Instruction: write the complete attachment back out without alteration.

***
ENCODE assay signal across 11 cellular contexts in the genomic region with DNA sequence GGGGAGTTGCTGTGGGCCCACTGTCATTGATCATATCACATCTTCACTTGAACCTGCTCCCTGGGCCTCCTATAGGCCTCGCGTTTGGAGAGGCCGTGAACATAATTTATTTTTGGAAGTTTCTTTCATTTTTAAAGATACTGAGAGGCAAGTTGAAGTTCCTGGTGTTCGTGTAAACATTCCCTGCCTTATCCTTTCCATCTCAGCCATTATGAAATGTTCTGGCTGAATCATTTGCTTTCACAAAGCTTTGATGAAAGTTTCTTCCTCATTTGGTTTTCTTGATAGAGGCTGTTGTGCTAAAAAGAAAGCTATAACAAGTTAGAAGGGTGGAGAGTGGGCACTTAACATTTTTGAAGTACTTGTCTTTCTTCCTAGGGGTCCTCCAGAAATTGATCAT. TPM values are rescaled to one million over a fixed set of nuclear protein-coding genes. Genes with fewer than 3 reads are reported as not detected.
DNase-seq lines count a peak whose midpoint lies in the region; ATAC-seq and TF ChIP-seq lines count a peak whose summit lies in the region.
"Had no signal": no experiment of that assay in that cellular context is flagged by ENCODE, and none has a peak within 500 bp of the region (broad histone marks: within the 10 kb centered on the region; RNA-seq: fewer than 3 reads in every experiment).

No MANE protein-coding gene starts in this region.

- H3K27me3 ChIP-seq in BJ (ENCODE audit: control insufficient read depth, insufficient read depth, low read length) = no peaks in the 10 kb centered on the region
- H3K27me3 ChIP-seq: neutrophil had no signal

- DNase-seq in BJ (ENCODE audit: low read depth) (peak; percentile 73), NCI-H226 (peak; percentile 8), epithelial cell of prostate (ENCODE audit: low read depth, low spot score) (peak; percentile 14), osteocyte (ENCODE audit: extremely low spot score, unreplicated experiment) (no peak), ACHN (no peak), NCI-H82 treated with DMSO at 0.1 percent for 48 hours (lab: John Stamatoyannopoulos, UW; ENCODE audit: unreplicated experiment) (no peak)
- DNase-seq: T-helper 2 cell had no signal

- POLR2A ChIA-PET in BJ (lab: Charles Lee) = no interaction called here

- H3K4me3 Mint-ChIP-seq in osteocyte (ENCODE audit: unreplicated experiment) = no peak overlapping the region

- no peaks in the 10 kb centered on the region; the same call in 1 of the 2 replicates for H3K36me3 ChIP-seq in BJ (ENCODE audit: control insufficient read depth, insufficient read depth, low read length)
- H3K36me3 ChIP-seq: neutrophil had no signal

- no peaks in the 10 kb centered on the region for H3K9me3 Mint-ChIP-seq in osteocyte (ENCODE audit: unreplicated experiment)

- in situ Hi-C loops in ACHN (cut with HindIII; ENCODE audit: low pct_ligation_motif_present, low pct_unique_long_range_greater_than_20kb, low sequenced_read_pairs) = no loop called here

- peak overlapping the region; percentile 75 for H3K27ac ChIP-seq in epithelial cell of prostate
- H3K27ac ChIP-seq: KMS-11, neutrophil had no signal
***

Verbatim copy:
ENCODE assay signal across 11 cellular contexts in the genomic region with DNA sequence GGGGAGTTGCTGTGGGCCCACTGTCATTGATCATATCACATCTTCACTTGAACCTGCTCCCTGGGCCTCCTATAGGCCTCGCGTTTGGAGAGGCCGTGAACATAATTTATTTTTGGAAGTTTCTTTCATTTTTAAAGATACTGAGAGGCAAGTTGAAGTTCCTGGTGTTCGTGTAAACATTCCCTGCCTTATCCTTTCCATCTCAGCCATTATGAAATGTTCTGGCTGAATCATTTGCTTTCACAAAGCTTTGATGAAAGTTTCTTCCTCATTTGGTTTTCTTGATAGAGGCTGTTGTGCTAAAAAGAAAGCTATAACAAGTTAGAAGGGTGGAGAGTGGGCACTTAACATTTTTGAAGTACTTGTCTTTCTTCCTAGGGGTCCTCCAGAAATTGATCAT. TPM values are rescaled to one million over a fixed set of nuclear protein-coding genes. Genes with fewer than 3 reads are reported as not detected.
DNase-seq lines count a peak whose midpoint lies in the region; ATAC-seq and TF ChIP-seq lines count a peak whose summit lies in the region.
"Had no signal": no experiment of that assay in that cellular context is flagged by ENCODE, and none has a peak within 500 bp of the region (broad histone marks: within the 10 kb centered on the region; RNA-seq: fewer than 3 reads in every experiment).

No MANE protein-coding gene starts in this region.

- H3K27me3 ChIP-seq in BJ (ENCODE audit: control insufficient read depth, insufficient read depth, low read length) = no peaks in the 10 kb centered on the region
- H3K27me3 ChIP-seq: neutrophil had no signal

- DNase-seq in BJ (ENCODE audit: low read depth) (peak; percentile 73), NCI-H226 (peak; percentile 8), epithelial cell of prostate (ENCODE audit: low read depth, low spot score) (peak; percentile 14), osteocyte (ENCODE audit: extremely low spot score, unreplicated experiment) (no peak), ACHN (no peak), NCI-H82 treated with DMSO at 0.1 percent for 48 hours (lab: John Stamatoyannopoulos, UW; ENCODE audit: unreplicated experiment) (no peak)
- DNase-seq: T-helper 2 cell had no signal

- POLR2A ChIA-PET in BJ (lab: Charles Lee) = no interaction called here

- H3K4me3 Mint-ChIP-seq in osteocyte (ENCODE audit: unreplicated experiment) = no peak overlapping the region

- no peaks in the 10 kb centered on the region; the same call in 1 of the 2 replicates for H3K36me3 ChIP-seq in BJ (ENCODE audit: control insufficient read depth, insufficient read depth, low read length)
- H3K36me3 ChIP-seq: neutrophil had no signal

- no peaks in the 10 kb centered on the region for H3K9me3 Mint-ChIP-seq in osteocyte (ENCODE audit: unreplicated experiment)

- in situ Hi-C loops in ACHN (cut with HindIII; ENCODE audit: low pct_ligation_motif_present, low pct_unique_long_range_greater_than_20kb, low sequenced_read_pairs) = no loop called here

- peak overlapping the region; percentile 75 for H3K27ac ChIP-seq in epithelial cell of prostate
- H3K27ac ChIP-seq: KMS-11, neutrophil had no signal